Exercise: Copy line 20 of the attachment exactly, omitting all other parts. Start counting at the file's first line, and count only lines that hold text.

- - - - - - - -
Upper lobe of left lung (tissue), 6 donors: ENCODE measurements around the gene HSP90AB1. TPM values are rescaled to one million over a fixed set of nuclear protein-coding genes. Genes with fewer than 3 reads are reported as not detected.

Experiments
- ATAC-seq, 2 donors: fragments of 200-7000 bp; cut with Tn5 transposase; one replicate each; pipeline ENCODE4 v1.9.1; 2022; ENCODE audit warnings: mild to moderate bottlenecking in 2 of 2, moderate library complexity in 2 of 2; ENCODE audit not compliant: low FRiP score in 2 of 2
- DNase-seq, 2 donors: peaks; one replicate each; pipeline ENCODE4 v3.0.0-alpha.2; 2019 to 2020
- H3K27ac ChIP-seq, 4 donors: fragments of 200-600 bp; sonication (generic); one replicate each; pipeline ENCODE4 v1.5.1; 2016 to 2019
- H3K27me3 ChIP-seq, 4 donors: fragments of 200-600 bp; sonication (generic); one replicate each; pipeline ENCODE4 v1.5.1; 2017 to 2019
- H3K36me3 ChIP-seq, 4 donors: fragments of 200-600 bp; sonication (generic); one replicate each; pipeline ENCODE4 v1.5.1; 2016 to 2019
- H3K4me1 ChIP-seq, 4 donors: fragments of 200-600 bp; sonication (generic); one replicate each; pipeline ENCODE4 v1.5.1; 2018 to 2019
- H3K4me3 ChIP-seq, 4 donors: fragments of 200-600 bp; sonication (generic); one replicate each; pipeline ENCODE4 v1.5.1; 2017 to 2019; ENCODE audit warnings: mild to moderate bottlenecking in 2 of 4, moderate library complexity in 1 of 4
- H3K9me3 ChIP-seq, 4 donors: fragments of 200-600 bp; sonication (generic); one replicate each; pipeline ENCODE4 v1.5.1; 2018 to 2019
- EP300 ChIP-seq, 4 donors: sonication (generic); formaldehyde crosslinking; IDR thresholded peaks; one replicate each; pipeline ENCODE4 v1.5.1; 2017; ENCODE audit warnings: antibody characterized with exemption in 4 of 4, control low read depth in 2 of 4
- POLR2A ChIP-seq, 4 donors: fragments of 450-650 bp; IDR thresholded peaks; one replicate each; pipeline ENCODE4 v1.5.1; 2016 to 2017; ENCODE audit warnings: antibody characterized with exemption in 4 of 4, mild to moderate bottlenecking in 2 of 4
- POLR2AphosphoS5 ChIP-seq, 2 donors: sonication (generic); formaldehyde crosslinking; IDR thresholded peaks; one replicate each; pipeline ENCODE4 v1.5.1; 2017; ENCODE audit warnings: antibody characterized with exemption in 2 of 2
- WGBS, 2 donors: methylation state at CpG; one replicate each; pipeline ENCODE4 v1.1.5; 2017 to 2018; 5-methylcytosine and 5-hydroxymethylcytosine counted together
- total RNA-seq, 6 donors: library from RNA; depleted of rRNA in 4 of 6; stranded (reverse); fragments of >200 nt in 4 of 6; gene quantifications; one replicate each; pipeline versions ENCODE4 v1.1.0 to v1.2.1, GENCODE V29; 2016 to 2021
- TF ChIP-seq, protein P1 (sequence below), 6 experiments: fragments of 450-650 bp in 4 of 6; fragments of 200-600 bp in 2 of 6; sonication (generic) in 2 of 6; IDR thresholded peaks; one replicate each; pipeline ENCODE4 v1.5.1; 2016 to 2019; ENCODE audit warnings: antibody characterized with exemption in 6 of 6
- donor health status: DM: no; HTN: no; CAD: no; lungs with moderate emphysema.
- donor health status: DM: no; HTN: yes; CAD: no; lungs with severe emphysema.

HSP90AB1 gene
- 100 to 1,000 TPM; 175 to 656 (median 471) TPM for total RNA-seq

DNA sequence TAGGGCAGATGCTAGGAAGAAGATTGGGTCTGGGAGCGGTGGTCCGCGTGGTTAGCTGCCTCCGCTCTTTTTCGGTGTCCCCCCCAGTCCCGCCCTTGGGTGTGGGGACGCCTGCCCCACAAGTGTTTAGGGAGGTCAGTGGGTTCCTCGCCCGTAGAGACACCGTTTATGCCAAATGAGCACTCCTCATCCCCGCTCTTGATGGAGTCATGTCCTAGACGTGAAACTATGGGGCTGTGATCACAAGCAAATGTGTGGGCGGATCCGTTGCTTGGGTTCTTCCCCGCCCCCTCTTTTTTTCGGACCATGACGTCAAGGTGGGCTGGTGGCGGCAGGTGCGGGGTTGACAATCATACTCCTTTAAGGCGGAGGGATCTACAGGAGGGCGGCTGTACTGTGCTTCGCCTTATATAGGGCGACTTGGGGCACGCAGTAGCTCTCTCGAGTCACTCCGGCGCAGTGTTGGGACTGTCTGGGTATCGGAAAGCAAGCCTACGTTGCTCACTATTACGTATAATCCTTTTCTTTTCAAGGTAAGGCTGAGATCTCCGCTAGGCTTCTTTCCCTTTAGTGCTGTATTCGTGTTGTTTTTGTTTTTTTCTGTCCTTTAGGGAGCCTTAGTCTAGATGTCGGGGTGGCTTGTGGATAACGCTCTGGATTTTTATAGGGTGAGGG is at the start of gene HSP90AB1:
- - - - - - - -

- 100 to 1,000 TPM; 175 to 656 (median 471) TPM for total RNA-seq